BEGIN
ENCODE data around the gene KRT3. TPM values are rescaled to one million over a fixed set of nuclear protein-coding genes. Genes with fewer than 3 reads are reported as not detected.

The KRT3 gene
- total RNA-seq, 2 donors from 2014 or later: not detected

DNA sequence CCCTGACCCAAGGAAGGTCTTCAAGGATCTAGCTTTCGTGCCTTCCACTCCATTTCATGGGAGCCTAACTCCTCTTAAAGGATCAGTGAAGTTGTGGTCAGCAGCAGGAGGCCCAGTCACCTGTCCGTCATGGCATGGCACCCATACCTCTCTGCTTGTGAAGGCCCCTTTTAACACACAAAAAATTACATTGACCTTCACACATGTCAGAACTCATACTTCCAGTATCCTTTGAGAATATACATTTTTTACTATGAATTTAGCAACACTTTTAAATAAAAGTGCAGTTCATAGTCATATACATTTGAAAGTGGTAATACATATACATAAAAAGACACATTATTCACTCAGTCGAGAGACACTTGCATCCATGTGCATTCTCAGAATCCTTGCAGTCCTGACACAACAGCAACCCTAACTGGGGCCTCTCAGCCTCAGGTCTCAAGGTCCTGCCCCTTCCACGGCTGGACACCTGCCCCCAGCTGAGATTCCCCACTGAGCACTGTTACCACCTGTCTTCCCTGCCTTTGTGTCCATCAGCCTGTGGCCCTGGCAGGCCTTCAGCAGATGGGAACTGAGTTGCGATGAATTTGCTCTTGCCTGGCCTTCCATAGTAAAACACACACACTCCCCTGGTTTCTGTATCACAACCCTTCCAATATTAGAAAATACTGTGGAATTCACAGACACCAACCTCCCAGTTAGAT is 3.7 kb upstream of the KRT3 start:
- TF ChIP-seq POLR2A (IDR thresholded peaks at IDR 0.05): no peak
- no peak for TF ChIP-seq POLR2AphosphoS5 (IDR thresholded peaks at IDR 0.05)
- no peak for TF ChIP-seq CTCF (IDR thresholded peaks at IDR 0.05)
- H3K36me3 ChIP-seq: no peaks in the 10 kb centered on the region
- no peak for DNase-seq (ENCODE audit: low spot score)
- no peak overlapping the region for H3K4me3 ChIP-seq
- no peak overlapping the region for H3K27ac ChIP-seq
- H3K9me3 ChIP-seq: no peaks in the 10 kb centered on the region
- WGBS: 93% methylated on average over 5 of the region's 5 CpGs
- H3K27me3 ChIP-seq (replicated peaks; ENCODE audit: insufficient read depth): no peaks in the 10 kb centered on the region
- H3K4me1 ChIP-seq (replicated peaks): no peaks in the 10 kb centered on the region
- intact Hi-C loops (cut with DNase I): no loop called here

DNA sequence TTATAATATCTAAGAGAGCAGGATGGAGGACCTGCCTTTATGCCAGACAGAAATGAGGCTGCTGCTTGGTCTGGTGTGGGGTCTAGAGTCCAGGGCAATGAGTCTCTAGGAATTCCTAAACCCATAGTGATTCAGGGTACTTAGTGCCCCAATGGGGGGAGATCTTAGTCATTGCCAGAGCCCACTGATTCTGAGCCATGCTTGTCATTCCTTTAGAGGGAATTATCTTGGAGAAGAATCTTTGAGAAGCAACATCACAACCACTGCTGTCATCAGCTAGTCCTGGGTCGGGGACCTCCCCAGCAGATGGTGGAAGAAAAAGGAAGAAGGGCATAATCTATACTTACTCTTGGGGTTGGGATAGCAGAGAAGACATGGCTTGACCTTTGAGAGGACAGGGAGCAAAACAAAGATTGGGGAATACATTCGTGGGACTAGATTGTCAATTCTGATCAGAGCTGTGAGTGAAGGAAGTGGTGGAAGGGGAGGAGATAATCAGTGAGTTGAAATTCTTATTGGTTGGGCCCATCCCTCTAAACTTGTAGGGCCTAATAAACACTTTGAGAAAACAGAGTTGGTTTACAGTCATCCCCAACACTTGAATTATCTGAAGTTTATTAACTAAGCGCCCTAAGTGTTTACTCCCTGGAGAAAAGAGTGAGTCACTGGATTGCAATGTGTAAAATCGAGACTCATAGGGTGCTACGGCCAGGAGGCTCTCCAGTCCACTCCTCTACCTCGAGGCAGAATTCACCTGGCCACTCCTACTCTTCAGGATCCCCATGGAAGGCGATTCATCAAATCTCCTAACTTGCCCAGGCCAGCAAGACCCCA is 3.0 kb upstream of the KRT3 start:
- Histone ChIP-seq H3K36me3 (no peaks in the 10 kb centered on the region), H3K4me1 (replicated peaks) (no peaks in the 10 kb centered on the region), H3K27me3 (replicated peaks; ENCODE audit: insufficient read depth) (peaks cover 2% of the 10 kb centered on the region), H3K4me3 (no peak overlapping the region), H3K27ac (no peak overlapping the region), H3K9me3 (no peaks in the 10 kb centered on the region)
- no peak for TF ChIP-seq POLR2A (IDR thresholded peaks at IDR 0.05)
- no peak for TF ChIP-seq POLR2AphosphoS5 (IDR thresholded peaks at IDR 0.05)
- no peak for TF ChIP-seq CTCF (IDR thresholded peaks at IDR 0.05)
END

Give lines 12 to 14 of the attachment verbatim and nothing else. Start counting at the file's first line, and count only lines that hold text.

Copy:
- H3K9me3 ChIP-seq: no peaks in the 10 kb centered on the region
- WGBS: 93% methylated on average over 5 of the region's 5 CpGs
- H3K27me3 ChIP-seq (replicated peaks; ENCODE audit: insufficient read depth): no peaks in the 10 kb centered on the region